Frost said the UK had listened carefully to the UK and proved itself flexible in negotiations, and if the EU could not move forward then Britain was preparing for a no-deal exit when the transition period ends on December 31.
“If they can’t do that in the very limited time we have left, then we will be trading on terms like those the EU has with Australia, and we are ramping up our preparations for the end of the year.
Trade deal 'still possible'
Meanwhile, the German government said on Monday a Brexit deal between the UK and the European Union was still possible and that it’s in the interest of both sides to secure one.
“Britain in particular needs to move on the core issues of governance, what’s summed up as ‘level playing field,’ and on the issue of fisheries,” said German government spokesman Steffen Seibert during a news conference in Berlin.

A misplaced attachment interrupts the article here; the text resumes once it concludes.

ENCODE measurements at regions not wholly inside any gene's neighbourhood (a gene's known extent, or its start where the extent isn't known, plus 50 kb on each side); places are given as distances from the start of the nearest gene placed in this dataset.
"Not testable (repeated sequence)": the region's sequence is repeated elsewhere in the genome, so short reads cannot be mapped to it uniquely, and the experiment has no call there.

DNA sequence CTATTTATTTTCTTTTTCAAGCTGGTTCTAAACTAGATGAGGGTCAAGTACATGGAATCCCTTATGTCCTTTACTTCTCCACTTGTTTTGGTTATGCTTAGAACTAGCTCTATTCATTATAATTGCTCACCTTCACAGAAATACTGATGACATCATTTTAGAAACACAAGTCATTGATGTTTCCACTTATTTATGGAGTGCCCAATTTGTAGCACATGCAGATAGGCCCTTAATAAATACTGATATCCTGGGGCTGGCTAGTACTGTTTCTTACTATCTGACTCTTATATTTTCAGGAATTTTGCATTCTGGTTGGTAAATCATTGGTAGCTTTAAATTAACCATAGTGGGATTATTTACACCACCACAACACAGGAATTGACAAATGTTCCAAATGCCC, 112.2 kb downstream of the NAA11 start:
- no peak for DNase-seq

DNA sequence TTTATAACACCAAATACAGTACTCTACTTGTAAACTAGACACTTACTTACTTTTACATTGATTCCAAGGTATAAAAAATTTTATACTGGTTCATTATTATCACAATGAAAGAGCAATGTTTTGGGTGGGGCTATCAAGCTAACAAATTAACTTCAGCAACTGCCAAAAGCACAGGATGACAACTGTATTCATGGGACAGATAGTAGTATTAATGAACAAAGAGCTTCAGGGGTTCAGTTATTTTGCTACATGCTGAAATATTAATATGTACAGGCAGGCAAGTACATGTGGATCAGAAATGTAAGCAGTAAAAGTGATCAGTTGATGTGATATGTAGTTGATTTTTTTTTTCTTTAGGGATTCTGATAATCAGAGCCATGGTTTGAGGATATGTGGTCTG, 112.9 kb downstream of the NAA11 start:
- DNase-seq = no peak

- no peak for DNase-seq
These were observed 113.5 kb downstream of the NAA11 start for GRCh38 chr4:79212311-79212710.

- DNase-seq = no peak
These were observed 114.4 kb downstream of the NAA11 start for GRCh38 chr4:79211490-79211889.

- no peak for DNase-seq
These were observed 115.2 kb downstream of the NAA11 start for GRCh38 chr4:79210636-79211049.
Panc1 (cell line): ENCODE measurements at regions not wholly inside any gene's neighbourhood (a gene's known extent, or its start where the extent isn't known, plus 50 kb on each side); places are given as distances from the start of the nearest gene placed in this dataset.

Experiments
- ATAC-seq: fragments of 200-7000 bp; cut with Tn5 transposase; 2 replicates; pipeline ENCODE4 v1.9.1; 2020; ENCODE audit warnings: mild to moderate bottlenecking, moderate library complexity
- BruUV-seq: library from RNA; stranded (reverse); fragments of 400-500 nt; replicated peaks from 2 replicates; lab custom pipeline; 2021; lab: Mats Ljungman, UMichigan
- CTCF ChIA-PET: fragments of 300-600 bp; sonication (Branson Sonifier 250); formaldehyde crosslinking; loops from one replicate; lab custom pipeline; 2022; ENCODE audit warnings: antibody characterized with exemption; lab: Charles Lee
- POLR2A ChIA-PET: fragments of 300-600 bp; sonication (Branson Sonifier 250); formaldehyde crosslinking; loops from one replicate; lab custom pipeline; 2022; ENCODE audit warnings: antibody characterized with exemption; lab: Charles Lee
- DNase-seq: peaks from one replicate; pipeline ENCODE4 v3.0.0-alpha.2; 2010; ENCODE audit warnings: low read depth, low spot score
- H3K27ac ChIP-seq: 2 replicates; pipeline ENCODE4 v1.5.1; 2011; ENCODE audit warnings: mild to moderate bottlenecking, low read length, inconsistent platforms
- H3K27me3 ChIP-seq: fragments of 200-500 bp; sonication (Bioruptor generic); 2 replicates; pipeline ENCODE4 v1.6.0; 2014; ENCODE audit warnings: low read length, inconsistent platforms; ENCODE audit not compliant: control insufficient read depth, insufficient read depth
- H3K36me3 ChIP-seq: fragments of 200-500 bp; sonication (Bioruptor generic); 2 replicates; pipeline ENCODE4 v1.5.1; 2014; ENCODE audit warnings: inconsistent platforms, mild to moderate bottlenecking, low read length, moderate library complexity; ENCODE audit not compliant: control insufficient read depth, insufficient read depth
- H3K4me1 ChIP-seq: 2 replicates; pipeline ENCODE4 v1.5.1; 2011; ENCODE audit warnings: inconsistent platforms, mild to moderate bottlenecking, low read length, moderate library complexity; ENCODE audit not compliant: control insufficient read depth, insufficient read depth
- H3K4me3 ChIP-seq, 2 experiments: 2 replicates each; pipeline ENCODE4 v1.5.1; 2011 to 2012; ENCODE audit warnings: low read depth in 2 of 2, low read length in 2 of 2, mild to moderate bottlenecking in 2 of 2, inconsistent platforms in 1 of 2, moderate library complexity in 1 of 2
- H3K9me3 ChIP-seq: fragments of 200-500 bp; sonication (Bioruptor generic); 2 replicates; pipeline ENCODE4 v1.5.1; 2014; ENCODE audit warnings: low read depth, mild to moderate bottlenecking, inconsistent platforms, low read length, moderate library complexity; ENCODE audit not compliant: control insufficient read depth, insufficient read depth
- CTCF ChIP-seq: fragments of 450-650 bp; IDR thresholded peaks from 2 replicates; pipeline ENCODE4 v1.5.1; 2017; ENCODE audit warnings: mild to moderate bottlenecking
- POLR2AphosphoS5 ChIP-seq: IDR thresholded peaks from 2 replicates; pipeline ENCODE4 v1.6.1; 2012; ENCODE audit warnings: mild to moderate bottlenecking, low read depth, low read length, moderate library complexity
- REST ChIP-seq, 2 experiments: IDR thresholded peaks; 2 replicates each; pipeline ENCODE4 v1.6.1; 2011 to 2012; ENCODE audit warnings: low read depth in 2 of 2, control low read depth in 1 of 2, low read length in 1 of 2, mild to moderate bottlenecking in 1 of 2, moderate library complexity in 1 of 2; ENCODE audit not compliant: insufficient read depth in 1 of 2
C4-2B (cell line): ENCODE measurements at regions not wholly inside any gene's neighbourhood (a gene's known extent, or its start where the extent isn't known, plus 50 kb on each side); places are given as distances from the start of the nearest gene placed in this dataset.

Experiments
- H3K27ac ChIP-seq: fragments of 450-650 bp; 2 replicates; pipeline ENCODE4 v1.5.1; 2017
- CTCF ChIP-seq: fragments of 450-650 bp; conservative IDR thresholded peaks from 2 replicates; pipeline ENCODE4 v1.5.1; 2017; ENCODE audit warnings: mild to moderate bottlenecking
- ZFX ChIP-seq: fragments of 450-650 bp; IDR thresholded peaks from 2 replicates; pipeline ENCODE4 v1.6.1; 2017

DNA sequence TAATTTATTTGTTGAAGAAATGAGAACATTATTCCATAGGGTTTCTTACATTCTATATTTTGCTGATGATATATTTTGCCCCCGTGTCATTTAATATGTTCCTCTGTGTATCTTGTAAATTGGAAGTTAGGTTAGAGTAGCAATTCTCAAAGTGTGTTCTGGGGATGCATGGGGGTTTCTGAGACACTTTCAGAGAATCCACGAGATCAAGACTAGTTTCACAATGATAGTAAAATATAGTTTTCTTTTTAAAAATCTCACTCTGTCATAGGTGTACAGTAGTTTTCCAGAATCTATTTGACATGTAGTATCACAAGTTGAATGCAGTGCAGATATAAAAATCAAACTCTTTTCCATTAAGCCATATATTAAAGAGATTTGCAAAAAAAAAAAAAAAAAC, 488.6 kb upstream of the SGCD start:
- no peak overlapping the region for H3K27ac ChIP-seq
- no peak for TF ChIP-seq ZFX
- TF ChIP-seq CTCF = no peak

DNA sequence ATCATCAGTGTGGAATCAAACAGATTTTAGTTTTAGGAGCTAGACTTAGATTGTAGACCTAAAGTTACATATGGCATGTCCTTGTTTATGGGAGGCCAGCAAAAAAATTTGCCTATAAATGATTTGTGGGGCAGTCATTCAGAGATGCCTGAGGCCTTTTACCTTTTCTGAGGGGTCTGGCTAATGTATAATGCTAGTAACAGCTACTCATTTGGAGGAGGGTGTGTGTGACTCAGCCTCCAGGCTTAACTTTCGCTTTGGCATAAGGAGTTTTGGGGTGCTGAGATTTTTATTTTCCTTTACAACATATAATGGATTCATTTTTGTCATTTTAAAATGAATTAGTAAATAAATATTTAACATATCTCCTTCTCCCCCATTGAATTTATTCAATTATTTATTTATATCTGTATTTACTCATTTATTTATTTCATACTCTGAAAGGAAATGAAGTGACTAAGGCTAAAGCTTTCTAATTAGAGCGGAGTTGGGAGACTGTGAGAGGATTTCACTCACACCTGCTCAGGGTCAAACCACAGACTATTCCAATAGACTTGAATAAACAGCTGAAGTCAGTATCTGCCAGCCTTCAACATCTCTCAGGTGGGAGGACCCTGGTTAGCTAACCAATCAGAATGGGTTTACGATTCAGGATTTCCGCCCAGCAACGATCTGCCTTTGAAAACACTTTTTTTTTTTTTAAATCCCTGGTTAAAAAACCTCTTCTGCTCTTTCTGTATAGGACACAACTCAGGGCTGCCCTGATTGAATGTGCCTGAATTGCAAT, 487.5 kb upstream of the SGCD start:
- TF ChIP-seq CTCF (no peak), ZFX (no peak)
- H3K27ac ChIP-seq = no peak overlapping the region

"The German government continues to be convinced that it's still possible and also that it's in the interest of both sides to reach such an agreement (on Brexit), but of course one needs to reach an agreement with the United Kingdom as quickly as possible," he added, saying Germany fully backed Barnier's efforts on behalf of all 27 EU countries.
During the transition period, the UK remains within the EU’s economic orbit, benefiting from frictionless and tariff-free trade.
If the UK walks away from the talks or if the process collapses, the two sides would be heading toward a no-deal outcome that would see tariffs and other impediments to trade imposed at the start of next year.
UK warned over Northern Ireland plan
In the House of Commons on Tuesday, former British Prime Minister Theresa May took the government to task over its stance on Northern Ireland, amid reports it was planning to renege on the UK's commitments.
The Northern Ireland Protocol negotiated by Boris Johnson's government with the EU is part of the Withdrawal Agreement which has the force of an international treaty.